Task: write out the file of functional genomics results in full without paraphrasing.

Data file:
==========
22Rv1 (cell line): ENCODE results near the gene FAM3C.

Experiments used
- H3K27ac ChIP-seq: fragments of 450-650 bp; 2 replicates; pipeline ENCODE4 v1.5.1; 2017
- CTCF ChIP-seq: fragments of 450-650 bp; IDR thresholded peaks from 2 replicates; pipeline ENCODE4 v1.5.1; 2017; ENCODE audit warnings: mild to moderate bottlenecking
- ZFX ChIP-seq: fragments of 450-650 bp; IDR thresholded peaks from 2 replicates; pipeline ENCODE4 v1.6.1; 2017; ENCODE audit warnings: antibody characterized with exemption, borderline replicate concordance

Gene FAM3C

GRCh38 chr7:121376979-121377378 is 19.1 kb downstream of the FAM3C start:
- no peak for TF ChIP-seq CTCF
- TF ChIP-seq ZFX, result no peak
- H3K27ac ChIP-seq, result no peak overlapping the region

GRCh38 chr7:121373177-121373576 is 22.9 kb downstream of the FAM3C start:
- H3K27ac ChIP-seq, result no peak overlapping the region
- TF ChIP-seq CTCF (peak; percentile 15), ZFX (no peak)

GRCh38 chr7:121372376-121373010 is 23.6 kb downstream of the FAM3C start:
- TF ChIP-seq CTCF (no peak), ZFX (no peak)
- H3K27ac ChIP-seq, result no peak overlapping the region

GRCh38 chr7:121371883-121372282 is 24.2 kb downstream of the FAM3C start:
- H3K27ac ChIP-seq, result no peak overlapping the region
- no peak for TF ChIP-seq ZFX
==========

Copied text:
22Rv1 (cell line): ENCODE results near the gene FAM3C.

Experiments used
- H3K27ac ChIP-seq: fragments of 450-650 bp; 2 replicates; pipeline ENCODE4 v1.5.1; 2017
- CTCF ChIP-seq: fragments of 450-650 bp; IDR thresholded peaks from 2 replicates; pipeline ENCODE4 v1.5.1; 2017; ENCODE audit warnings: mild to moderate bottlenecking
- ZFX ChIP-seq: fragments of 450-650 bp; IDR thresholded peaks from 2 replicates; pipeline ENCODE4 v1.6.1; 2017; ENCODE audit warnings: antibody characterized with exemption, borderline replicate concordance

Gene FAM3C

GRCh38 chr7:121376979-121377378 is 19.1 kb downstream of the FAM3C start:
- no peak for TF ChIP-seq CTCF
- TF ChIP-seq ZFX, result no peak
- H3K27ac ChIP-seq, result no peak overlapping the region

GRCh38 chr7:121373177-121373576 is 22.9 kb downstream of the FAM3C start:
- H3K27ac ChIP-seq, result no peak overlapping the region
- TF ChIP-seq CTCF (peak; percentile 15), ZFX (no peak)

GRCh38 chr7:121372376-121373010 is 23.6 kb downstream of the FAM3C start:
- TF ChIP-seq CTCF (no peak), ZFX (no peak)
- H3K27ac ChIP-seq, result no peak overlapping the region

GRCh38 chr7:121371883-121372282 is 24.2 kb downstream of the FAM3C start:
- H3K27ac ChIP-seq, result no peak overlapping the region
- no peak for TF ChIP-seq ZFX